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  • 2.40 : शौचात् स्वाङ्गजुगुप्सा परैरसंसर्गः॥४०॥
  • 40. Saucāt svāṅgajugupsā parairasaṁsargaḥ.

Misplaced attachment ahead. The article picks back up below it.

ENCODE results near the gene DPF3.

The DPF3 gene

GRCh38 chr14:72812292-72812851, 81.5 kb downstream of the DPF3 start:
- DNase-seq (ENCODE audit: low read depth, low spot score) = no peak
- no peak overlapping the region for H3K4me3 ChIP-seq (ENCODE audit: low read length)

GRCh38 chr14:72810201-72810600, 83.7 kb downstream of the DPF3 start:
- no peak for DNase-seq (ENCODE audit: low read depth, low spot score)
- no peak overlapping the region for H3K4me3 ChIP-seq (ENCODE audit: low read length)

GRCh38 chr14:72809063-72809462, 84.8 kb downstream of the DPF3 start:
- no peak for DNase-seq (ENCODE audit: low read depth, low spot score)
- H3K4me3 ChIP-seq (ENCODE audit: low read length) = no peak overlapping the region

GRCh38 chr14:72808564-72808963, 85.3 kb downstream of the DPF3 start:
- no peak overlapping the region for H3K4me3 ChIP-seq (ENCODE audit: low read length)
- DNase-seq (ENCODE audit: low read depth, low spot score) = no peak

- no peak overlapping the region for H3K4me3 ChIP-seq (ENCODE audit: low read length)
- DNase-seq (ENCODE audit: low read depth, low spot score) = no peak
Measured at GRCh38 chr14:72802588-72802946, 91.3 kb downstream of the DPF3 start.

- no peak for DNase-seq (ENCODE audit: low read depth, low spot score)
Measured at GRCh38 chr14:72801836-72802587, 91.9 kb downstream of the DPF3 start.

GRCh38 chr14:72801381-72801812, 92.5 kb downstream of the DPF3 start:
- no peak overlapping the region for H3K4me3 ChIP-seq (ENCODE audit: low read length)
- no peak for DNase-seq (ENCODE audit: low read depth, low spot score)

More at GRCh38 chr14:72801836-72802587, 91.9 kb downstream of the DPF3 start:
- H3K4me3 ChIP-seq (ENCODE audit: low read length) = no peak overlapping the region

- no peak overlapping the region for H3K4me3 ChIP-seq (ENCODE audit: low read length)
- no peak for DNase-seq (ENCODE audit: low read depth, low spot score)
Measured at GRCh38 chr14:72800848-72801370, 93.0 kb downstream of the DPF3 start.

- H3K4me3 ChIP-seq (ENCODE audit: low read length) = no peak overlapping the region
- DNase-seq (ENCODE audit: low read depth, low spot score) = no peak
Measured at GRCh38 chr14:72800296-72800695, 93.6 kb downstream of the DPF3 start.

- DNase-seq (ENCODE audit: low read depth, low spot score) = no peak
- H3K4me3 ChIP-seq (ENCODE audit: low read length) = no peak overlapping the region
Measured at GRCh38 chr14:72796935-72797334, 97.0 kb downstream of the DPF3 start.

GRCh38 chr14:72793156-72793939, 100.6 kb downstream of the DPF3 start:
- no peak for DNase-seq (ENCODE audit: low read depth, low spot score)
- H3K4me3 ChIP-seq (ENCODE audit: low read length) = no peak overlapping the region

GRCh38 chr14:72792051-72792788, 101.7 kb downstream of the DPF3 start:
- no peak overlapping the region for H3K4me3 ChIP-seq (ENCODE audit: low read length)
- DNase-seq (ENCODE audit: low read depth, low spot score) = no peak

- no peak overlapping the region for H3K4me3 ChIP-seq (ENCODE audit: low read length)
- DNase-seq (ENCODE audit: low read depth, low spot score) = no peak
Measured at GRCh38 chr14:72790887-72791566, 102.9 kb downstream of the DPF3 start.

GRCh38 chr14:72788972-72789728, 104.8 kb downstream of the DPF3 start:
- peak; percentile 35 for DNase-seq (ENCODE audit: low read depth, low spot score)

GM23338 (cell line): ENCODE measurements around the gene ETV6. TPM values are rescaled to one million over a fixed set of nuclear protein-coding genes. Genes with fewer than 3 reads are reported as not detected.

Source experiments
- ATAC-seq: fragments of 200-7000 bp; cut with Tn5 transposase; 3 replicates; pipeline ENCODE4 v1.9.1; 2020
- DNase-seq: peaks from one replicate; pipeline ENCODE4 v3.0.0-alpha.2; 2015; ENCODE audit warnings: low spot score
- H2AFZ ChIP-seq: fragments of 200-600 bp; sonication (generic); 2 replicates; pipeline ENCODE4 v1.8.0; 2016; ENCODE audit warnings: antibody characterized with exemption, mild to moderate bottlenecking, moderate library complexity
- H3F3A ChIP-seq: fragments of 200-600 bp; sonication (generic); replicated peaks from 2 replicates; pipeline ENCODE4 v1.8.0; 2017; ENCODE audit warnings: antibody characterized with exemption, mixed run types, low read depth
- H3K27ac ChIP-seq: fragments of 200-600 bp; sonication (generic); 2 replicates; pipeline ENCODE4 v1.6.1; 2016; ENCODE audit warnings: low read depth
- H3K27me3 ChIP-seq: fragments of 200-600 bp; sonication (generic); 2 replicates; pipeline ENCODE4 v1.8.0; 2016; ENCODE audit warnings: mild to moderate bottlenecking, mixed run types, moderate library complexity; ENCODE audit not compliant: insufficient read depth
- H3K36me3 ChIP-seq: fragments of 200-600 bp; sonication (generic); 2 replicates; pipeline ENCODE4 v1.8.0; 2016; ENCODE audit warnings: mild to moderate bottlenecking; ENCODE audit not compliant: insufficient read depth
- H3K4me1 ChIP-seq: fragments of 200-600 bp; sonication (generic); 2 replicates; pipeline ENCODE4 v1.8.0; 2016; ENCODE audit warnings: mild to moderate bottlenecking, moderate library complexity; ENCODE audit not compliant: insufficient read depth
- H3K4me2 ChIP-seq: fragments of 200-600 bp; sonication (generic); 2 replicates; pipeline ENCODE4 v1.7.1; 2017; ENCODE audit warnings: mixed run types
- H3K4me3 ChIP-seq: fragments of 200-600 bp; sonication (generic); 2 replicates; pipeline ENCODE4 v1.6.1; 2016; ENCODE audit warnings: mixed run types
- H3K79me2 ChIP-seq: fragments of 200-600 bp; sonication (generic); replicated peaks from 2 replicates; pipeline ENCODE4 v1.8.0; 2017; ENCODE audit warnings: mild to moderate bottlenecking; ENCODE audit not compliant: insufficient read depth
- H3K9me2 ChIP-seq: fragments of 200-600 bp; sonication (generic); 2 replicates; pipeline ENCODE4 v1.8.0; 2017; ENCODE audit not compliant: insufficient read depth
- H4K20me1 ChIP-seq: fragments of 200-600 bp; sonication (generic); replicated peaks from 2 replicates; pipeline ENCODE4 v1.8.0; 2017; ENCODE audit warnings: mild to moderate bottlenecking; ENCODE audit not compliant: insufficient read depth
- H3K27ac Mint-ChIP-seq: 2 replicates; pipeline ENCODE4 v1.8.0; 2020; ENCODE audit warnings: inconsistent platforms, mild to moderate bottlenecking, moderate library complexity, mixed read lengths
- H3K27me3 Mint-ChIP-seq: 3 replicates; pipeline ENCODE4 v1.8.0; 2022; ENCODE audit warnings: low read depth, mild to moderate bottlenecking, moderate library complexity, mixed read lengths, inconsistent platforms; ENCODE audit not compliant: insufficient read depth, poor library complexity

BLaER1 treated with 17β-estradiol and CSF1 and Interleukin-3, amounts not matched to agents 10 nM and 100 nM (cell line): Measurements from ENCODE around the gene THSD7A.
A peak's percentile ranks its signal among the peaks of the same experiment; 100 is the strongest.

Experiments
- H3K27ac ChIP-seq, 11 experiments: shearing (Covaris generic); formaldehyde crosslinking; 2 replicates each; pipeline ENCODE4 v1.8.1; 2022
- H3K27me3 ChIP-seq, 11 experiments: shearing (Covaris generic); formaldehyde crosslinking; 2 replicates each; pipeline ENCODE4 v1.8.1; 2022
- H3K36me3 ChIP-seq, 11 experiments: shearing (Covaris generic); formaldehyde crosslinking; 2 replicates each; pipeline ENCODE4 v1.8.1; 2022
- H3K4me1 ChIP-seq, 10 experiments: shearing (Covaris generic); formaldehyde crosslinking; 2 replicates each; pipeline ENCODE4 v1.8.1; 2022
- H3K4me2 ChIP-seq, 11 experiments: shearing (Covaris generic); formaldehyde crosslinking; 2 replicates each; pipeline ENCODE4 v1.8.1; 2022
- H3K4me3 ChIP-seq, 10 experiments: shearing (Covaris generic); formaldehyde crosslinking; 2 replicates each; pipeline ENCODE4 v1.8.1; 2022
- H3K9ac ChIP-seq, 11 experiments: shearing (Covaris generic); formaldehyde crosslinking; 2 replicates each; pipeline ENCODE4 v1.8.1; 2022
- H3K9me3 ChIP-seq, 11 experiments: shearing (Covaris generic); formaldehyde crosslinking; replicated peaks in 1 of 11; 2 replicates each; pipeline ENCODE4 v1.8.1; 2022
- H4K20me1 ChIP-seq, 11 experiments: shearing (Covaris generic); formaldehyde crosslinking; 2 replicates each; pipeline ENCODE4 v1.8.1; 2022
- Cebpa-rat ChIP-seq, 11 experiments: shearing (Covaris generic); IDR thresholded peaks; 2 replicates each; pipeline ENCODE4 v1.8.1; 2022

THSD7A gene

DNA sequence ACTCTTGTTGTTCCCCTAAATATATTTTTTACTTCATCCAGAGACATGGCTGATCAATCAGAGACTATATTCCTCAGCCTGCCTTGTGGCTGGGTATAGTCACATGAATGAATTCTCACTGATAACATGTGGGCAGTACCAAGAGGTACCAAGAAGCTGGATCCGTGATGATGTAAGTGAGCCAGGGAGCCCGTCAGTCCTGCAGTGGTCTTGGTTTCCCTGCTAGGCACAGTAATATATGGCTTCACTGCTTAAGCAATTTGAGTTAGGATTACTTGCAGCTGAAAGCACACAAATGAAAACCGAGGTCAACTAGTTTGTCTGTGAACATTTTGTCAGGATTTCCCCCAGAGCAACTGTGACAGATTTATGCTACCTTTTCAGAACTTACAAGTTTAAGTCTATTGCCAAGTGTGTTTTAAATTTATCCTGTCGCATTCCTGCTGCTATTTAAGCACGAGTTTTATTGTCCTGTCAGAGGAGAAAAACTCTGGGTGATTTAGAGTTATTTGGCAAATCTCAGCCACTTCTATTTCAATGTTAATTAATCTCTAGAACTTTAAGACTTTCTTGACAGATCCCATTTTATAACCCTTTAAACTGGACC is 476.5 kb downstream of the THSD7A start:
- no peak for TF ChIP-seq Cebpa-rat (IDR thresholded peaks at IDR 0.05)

• Cleanliness of body and mind develops disinterest in contact with others for self-gratification.